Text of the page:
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  1. #1
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    Spike pattern Nate

    I just spent the last few hours screwing spikes into a pair of Nate's. Testing will be for tomorrow but already a few observations which might help if you're planning something similar.

    I used special studs from this brand: Home page - Best-Grip.com

    Here's the catalog, it's the #1000 stud, specially made for mtb tires.
    http://www.best-grip.com/pdf/tabella_EN.pdf

    Observations:

    - this is no 5 minute job, make yourself comfortable, at ease with you surroundings you'll be at it for a few hours.

    - the knobs on the Nate are long enough to put these studs in without them protuding through the tire. Just.

    - those same knobs have slits in them, which don't really help with positioning the studs right where you want them... Pushing firmly down with your electric drill works better than trying to slowly & gently make them "bite" - too soft and they wander all over the place.

    - the drill bit (separate order) isn't magnetic like advertised...

    - I tried not to overdo it and positioned the studs evenly around the Nate. This pattern still took 95 studs in each tire, 190 in total.

    - 190 studs for the moment, I'm going to test them tomorrow and take the drill and additional loose studs with me. I'll add as much as needed to get decent grip.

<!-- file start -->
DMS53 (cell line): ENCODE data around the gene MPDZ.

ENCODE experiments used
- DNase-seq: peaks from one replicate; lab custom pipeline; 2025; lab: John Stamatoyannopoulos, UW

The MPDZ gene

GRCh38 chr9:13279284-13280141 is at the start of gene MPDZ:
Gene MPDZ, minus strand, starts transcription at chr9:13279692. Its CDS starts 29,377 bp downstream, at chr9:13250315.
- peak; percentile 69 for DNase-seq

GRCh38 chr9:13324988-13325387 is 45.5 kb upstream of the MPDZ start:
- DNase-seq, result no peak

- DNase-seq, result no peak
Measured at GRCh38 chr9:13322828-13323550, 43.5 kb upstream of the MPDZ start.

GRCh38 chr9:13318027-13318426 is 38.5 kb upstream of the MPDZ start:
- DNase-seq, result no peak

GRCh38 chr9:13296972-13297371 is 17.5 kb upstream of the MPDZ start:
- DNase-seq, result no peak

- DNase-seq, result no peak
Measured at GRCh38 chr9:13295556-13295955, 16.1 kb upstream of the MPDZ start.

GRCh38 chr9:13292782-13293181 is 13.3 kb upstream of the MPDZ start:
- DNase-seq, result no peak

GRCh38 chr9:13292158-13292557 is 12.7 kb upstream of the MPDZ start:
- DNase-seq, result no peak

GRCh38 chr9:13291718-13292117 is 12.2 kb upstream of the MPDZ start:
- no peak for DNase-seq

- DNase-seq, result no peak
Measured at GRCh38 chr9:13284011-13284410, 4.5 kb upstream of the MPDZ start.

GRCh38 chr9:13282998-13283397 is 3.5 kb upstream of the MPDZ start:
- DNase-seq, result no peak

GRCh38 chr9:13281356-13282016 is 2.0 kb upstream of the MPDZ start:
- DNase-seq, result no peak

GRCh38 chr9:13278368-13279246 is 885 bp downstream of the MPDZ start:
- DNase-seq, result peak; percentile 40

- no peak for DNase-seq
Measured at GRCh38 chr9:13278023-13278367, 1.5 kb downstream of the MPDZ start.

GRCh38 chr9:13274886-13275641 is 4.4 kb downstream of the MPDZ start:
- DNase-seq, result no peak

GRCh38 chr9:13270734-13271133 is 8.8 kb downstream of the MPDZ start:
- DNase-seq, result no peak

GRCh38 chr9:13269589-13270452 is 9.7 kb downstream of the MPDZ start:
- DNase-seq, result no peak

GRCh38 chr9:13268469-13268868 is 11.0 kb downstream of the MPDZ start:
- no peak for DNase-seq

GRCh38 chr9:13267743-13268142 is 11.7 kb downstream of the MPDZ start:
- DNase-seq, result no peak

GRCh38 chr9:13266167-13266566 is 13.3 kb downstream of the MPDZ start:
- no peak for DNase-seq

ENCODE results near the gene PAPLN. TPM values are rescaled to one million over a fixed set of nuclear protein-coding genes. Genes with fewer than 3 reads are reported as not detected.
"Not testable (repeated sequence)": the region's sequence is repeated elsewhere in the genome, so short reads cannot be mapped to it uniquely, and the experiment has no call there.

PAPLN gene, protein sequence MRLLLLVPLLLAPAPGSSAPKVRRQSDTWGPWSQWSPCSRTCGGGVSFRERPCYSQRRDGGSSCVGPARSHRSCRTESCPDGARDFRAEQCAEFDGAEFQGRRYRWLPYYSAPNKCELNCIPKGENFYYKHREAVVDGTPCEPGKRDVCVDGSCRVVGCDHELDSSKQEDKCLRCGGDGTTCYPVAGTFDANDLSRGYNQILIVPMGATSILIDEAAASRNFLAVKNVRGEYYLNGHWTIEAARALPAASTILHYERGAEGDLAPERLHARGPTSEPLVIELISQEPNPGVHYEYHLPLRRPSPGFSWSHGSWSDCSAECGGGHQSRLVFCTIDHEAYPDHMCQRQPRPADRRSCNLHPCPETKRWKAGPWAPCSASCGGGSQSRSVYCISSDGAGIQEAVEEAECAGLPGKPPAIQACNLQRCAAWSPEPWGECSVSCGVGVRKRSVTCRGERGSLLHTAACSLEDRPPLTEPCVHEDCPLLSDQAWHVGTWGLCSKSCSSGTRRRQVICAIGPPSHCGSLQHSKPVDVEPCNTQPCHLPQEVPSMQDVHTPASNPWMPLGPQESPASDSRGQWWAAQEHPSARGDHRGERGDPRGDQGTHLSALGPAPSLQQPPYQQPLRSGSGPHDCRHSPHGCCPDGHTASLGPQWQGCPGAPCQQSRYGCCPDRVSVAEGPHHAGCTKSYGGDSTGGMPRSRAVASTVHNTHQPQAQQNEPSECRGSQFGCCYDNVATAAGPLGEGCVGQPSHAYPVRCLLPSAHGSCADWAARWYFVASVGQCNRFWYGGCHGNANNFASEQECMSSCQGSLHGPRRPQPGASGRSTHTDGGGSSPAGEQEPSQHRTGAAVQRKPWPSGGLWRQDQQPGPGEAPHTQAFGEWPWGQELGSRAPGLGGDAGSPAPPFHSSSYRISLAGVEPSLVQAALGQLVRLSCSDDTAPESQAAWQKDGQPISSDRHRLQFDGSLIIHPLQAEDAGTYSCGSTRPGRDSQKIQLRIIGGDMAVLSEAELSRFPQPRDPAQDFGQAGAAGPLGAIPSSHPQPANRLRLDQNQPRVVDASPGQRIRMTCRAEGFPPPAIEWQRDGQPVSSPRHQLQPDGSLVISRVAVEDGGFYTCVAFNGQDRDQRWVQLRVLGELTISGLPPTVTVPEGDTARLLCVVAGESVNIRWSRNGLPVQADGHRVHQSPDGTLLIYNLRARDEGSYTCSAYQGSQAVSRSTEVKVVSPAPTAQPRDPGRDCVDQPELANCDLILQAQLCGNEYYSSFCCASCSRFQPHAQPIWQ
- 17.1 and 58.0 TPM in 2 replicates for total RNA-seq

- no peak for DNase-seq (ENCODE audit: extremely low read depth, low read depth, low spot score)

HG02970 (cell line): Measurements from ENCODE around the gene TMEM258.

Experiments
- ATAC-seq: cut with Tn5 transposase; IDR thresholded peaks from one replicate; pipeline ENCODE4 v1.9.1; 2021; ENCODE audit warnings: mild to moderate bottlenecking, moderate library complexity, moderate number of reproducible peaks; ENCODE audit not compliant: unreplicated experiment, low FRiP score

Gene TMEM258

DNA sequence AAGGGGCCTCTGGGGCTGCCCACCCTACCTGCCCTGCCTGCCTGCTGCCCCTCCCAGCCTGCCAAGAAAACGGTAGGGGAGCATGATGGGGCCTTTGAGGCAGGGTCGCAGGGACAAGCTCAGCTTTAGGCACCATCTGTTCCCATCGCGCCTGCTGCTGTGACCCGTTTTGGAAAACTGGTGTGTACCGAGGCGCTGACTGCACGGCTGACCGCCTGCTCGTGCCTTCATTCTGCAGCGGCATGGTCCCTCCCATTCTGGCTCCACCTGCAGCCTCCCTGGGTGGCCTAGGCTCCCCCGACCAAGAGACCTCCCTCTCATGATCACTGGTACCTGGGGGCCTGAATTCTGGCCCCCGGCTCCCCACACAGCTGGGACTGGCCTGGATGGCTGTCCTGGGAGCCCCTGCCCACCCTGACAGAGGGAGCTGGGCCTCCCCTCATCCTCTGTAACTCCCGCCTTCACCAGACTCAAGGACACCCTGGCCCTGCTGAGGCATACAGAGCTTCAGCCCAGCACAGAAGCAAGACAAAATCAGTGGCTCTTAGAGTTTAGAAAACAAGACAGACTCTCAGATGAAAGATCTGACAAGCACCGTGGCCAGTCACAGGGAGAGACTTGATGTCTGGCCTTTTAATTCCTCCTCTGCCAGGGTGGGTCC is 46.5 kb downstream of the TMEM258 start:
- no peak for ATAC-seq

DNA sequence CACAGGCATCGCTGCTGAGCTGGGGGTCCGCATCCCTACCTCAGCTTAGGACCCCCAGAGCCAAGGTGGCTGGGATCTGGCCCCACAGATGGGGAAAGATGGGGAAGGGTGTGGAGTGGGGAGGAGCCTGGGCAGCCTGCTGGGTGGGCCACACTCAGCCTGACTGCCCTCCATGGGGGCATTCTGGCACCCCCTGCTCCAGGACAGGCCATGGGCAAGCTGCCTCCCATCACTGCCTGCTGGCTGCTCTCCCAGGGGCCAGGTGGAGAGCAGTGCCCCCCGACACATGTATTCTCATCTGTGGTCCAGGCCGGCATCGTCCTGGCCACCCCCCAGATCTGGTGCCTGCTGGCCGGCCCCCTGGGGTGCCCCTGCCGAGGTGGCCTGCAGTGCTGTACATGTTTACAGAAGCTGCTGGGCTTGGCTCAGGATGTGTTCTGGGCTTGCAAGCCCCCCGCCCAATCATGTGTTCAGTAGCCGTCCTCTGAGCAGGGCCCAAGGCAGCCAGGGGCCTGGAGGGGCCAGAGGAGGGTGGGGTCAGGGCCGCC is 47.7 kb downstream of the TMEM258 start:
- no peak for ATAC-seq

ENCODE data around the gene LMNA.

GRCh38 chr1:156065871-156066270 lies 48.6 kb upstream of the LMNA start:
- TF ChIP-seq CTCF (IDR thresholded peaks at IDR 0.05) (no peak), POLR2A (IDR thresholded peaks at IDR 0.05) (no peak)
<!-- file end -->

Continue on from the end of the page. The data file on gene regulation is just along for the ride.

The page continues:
- Once that figured out I'll post a few pictures of the pattern.

    I needed to type this to get my adrenaline levels down... to work faster & easier I put the studs in with the Nate's on the wheels, with pretty high pressure in the tires to have a firm surface to work on. I obviously tried it first with a wooden block and the tire off the rim, to make sure the studs wouldn't protude on the inside.
    It didn't (just), so I went ahead by drilling the studs on the inflated tires.

    You probably guess what happened... I perforated one of the tubes... What really got to me was that it happened while putting in the very, very last stud: stud nr 190

    I took some pictures of the bumps the undersides of the studs make on the inside of the tire. Only time will tell if they eventually work their way through the carcass or not.
    I'll post all pictures tomorrow after I've got the pattern dialled in.

  2. #2